| God Loves Beauty celebrated its fourth run in November of last year.The interfaith arts festival, drawing over 400 people of diverse background from across the Southern California region, included artwork from more than twenty-four artists
and musical, dance and theatrical performances such as "Muslima Monologue" by Mehnaz Afridi, which featured the first-person reflections of several Muslim women characters who are on very different paths, and Leaps of Faith, a performance piece presented by artists of various faiths. In her lecture on Venice and the Islamic World, Trinita Kennedy, former curator at the Metropolitan Museum of Art in New York, spoke about the unique confluence of
Islamic arts and crafts in Italian religious and non-religious life. Read More
|Interview with Reem Hammad: Reflections on being a Muslim Artist |
- By Ani Zonneveld -
Reem Hammad, God Loves Beauty participant and co-organizer, shares some reflections on being a Muslim artist.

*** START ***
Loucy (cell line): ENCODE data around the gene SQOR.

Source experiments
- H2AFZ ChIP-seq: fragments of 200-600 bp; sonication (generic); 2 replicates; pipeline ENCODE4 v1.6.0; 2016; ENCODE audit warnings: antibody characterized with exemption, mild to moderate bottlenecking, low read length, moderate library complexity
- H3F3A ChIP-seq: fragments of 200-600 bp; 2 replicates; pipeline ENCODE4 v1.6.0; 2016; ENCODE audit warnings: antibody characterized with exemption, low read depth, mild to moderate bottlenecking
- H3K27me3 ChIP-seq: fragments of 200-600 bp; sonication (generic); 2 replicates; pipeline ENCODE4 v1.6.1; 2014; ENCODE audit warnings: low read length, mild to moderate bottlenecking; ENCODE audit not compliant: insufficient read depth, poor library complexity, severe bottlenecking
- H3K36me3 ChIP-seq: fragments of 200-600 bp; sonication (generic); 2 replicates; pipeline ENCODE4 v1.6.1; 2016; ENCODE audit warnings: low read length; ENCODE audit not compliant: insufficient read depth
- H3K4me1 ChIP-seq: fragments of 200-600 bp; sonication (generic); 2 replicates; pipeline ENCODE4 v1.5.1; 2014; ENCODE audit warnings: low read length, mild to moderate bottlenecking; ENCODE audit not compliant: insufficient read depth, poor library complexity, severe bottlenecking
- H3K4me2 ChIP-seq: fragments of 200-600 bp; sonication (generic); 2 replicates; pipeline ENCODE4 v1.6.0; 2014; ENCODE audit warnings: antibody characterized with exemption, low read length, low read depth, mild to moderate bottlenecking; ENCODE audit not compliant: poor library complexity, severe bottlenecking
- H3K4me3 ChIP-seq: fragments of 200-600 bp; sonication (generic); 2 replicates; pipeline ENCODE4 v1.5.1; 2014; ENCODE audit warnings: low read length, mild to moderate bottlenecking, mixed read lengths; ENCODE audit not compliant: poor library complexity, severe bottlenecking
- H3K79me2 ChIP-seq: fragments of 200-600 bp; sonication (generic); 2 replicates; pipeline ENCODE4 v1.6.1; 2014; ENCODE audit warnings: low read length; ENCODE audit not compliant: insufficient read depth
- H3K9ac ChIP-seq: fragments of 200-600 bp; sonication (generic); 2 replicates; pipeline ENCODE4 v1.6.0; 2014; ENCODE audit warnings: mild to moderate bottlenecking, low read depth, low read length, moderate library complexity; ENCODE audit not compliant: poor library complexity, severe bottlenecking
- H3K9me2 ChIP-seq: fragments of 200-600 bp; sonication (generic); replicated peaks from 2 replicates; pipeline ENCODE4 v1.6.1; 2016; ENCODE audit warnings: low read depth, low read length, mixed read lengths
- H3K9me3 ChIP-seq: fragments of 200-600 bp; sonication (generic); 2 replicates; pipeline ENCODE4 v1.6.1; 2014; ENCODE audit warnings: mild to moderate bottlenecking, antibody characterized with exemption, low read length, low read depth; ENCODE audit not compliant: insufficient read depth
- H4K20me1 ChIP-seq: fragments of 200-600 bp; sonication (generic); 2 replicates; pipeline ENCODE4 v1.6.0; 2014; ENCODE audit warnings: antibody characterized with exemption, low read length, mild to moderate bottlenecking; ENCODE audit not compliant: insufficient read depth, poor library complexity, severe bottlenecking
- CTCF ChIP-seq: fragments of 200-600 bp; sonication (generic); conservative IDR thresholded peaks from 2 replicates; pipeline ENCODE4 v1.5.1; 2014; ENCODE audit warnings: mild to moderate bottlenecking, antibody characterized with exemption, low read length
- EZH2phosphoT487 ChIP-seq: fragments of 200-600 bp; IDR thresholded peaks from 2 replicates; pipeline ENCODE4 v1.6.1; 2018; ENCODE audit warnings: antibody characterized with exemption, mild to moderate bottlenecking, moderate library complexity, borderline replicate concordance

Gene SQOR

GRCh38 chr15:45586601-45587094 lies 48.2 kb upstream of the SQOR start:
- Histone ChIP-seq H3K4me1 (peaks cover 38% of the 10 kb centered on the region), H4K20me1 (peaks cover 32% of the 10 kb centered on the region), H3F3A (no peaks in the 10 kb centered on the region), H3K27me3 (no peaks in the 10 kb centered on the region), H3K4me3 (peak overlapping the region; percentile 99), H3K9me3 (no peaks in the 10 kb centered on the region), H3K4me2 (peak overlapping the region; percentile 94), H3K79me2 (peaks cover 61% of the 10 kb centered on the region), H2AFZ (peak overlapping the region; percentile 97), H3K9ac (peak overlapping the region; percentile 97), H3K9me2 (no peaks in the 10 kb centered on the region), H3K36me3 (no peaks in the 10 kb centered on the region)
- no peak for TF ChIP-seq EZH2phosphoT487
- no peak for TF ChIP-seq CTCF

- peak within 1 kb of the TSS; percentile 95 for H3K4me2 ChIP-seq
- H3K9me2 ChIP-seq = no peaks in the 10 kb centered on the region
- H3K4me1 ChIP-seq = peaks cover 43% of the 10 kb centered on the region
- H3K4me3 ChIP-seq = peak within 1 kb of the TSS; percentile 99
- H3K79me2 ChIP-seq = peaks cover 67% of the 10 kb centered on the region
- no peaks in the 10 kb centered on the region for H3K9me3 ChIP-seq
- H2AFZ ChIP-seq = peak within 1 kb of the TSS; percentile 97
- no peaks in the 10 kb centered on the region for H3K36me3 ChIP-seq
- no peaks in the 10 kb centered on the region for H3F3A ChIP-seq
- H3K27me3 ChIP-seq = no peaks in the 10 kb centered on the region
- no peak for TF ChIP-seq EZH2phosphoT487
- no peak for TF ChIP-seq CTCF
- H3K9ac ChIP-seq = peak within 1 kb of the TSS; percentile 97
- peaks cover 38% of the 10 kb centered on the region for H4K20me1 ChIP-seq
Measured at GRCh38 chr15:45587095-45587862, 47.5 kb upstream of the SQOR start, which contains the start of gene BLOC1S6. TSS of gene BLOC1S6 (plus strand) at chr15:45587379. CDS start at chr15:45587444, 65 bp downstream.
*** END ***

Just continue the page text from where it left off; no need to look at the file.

"[Art is a] form of self-expression. It is the truest voice born out of one's soul and is a gift from Allah (SWT) that should be nurtured and explored to its fullest potential." -- Reem
Reem was raised in a traditional Muslim family in Lebanon and has been painting and drawing since she was a teenager. Below is an abridged version of our interview with Reem. In what ways do your art and spirituality nourish each other?
For me, art and spirituality are intertwined. As I search and explore the endless possibilities to express myself, I am constantly reminded of the blessings that surround me and am brought to a state of awe and surrender. In the process of creating art there is a conscious desire to step into the work as well as an unconscious drive to surrender one's will and simply create and trust the outcome. In the same way, faith in Allah requires one to trust and to surrender to His will and the journey of life will reveal itself. Read more
|International Petition to End Domestic Violence in the Muslim World
MPV is calling for action against
domestic violence, acid attacks, honor killing, female genital mutilation and
forced marriage. 1500 years ago the Qur'an revealed specific verses condemning
violence against women. Yet in many Islamic countries and communities around
the world, domestic violence continues to be perpetuated. Punishment for these
crimes is often weak, if enforced at all. We find this unacceptable and are
calling for a change. Please read our petition and help us mobilize a
grassroots campaign to end violence against women. Click here to read and sign the full petition.